Federation and Trust

This topic covers various aspects related to federated applications, trust boundaries and configuration, and use of issued tokens in Windows Communication Foundation (WCF).

Services, Security Token Services, and Trust

Services that expose federated endpoints typically expect clients to authenticate using a token provided by a specific issuer. It is important that the service is configured with the correct credentials for the issuer; otherwise, it will not be able to verify signatures over the issued tokens, and the client will be unable to communicate with the service. For more information about configuring issuer credentials on the service, see How to: Configure Credentials on a Federation Service.

Similarly, when using symmetric keys, the keys are encrypted for the target service, so you must configure the security token service with the correct credentials for the target service; otherwise, it will be unable to encrypt the key for the target service, and again, the client will be unable to communicate with the service.

WCF services use the value of the MaxClockSkew property on the SecurityBindingElement to allow for clock skew between the client and service. In federation, the MaxClockSkew setting applies to clock skews between both the client and the security token service from where the client obtained the issued token. Therefore, security token services need not make clock-skew allowances when setting the issued token's effective and expiration times.

Note

The importance of clock skew increases as the lifetime of the issued token shortens. In most cases, clock skew is not a significant issue if the token lifetime is 30 minutes or more. Scenarios with shorter lifetimes or where the exact validity time of the token is important should be designed to take clock skew into account.

Federated Endpoints and Time-Outs

When a client communicates with a federated endpoint, it must first acquire an appropriate token from a security token service. If the security token service exposes a federated endpoint, the client must first obtain a token from the issuer for that endpoint. Each token acquisition takes time, and that time is subject to the overall time-out for sending the actual message to the final endpoint.

For example, the time-out on the client-side channel is set to 30 seconds. Two token issuers need to be called to retrieve tokens before sending the message to the final endpoint, and each takes 15 seconds to issue a token. In this case, the attempt will fail and a TimeoutException is thrown. Thus, you need to set the OperationTimeout value on the client channel to a value large enough to include the time taken to retrieve all issued tokens. In the case where a value is not specified for the OperationTimeout property, the OpenTimeout property or the SendTimeout property (or both) need to be set to a value large enough to include the time taken to retrieve all issued tokens.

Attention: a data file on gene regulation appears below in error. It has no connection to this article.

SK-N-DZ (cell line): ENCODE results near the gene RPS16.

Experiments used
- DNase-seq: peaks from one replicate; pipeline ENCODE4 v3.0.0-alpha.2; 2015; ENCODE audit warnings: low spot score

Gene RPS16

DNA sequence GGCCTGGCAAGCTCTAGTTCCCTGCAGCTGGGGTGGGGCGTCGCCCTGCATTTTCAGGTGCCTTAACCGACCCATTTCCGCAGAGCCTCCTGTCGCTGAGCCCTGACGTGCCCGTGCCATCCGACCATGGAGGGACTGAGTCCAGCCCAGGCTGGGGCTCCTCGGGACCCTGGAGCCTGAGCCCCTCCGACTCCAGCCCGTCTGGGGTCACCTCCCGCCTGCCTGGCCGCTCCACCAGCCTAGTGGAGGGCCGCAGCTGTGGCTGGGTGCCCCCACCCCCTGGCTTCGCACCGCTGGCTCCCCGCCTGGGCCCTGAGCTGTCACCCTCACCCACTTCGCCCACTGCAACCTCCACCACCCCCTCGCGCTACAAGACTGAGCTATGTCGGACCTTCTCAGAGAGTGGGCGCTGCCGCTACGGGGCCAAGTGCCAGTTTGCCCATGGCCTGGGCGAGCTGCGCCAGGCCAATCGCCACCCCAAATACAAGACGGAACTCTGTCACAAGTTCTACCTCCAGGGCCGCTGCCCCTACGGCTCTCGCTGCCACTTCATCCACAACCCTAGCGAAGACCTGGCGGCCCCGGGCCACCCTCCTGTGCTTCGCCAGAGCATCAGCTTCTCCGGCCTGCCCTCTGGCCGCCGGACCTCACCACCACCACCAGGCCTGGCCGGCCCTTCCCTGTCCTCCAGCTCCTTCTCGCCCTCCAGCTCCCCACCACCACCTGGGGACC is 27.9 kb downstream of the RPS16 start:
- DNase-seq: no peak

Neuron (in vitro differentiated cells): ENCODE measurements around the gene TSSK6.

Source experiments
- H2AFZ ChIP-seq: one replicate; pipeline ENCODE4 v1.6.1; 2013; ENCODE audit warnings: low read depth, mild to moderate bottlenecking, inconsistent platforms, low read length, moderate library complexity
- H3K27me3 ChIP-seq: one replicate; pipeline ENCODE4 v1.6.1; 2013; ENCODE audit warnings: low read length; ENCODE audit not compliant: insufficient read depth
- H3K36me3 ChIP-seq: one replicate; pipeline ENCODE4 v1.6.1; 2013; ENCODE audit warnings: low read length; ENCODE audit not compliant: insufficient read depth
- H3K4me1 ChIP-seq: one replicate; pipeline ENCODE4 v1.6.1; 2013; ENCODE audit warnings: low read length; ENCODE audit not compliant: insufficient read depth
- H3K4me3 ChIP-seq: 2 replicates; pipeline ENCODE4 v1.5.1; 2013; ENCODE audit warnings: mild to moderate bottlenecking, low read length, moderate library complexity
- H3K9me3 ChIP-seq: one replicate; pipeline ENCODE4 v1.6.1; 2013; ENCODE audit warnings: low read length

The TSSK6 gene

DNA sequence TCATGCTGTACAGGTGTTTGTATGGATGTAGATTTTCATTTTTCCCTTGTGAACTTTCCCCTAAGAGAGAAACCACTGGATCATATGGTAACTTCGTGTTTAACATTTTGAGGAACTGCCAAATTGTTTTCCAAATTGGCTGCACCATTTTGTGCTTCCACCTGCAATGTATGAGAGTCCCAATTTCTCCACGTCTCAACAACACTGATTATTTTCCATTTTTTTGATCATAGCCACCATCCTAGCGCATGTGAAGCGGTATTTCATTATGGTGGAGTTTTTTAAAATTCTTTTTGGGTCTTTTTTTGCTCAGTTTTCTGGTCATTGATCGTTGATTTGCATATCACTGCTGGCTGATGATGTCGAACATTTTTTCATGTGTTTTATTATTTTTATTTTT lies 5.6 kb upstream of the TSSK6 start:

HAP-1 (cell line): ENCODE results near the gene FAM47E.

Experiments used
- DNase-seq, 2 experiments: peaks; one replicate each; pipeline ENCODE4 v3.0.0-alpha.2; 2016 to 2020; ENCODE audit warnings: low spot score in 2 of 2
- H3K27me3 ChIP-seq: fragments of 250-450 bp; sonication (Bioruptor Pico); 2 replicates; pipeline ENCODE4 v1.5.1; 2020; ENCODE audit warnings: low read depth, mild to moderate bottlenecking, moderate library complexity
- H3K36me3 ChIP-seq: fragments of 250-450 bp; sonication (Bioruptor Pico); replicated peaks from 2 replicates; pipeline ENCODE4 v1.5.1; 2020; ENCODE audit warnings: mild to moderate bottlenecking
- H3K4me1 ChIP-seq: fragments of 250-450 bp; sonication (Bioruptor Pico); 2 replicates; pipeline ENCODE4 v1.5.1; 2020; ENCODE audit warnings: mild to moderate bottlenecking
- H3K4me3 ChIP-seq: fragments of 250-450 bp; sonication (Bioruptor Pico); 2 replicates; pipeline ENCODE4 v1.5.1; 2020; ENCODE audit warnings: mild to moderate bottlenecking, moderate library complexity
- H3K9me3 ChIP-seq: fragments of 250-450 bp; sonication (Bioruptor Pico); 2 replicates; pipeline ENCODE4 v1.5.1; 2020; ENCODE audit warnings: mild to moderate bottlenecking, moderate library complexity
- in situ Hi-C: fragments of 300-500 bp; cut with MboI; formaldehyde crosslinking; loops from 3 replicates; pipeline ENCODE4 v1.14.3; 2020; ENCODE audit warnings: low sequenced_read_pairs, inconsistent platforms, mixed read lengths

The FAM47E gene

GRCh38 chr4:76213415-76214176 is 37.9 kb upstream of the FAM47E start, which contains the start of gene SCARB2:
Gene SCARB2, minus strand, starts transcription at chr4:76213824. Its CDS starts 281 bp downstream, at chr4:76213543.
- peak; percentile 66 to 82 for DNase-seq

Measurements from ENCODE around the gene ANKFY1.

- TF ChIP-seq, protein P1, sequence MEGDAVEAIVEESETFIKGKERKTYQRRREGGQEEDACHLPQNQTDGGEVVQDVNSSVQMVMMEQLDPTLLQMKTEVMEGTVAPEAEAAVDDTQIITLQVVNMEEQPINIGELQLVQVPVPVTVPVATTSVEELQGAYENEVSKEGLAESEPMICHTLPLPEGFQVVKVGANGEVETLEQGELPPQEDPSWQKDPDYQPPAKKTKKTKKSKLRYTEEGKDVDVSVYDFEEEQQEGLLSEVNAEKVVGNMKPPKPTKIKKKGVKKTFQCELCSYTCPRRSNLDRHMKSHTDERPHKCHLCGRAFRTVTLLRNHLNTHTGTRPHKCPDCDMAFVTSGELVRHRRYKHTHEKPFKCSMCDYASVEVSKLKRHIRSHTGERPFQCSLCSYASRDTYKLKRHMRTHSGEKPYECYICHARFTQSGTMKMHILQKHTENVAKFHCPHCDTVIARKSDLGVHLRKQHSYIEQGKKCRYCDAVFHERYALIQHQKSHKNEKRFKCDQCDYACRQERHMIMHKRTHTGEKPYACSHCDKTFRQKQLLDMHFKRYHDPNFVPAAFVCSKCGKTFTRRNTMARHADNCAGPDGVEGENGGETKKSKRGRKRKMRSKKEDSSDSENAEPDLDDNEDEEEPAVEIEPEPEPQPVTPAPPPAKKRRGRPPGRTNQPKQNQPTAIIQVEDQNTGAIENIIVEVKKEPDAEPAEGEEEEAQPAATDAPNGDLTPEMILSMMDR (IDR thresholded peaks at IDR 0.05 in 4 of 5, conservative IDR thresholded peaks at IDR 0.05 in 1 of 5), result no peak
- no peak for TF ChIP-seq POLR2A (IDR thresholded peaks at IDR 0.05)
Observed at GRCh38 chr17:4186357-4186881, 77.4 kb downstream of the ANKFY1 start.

Token Lifetime and Renewal

WCF clients do not check the issued token when making an initial request to a service. Rather, WCF trusts the security token service to issue a token with appropriate effective and expiration times. If the token is cached by the client and reused, the token lifetime is checked on subsequent requests and the client automatically renews the token if necessary. For more information about token caching, see How to: Create a Federated Client.

Specifying short lifetimes, on the order of 30 seconds or less for issued tokens or security context tokens, may result in negotiation time-outs or other exceptions being thrown by WCF clients when requesting issued tokens or when negotiating or renewing security context tokens.

Issued Tokens and InclusionMode

Whether an issued token is serialized in a message sent from a client to a federated endpoint or not is controlled by setting the InclusionMode property of the SecurityTokenParameters class. This property can be set to one of the SecurityTokenInclusionMode enumeration values, but it is not useful in most federated scenarios. The SecurityTokenInclusionMode.Never and SecurityTokenInclusionMode.AlwaysToInitiator values cause the client to send a reference to the token issued by the security token service to the relying party. Unless the relying party possesses a copy of the issued token, authentication will fail because the token reference is not resolvable. WCF treats SecurityTokenInclusionMode.Once as equivalent to SecurityTokenInclusionMode.AlwaysToRecipient.

See Also

SecurityTokenInclusionMode
How to: Create a Federated Client
How to: Configure Credentials on a Federation Service
How to: Create a WSFederationHttpBinding